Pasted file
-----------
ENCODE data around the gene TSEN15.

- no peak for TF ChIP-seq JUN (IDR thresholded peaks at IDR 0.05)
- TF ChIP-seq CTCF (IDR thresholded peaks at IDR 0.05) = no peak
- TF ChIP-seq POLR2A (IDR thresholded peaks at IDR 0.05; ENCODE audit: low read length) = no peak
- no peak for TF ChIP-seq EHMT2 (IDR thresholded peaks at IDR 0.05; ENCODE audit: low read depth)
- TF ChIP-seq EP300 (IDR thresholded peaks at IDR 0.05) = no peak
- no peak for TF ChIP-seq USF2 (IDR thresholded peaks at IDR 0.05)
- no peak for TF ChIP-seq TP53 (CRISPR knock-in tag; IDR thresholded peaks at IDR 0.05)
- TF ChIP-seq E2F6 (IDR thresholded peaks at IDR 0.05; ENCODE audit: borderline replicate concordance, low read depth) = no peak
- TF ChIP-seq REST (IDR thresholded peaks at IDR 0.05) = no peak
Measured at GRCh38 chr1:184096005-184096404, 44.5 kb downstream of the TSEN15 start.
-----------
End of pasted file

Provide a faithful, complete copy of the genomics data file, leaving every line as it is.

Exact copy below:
ENCODE data around the gene TSEN15.

- no peak for TF ChIP-seq JUN (IDR thresholded peaks at IDR 0.05)
- TF ChIP-seq CTCF (IDR thresholded peaks at IDR 0.05) = no peak
- TF ChIP-seq POLR2A (IDR thresholded peaks at IDR 0.05; ENCODE audit: low read length) = no peak
- no peak for TF ChIP-seq EHMT2 (IDR thresholded peaks at IDR 0.05; ENCODE audit: low read depth)
- TF ChIP-seq EP300 (IDR thresholded peaks at IDR 0.05) = no peak
- no peak for TF ChIP-seq USF2 (IDR thresholded peaks at IDR 0.05)
- no peak for TF ChIP-seq TP53 (CRISPR knock-in tag; IDR thresholded peaks at IDR 0.05)
- TF ChIP-seq E2F6 (IDR thresholded peaks at IDR 0.05; ENCODE audit: borderline replicate concordance, low read depth) = no peak
- TF ChIP-seq REST (IDR thresholded peaks at IDR 0.05) = no peak
Measured at GRCh38 chr1:184096005-184096404, 44.5 kb downstream of the TSEN15 start.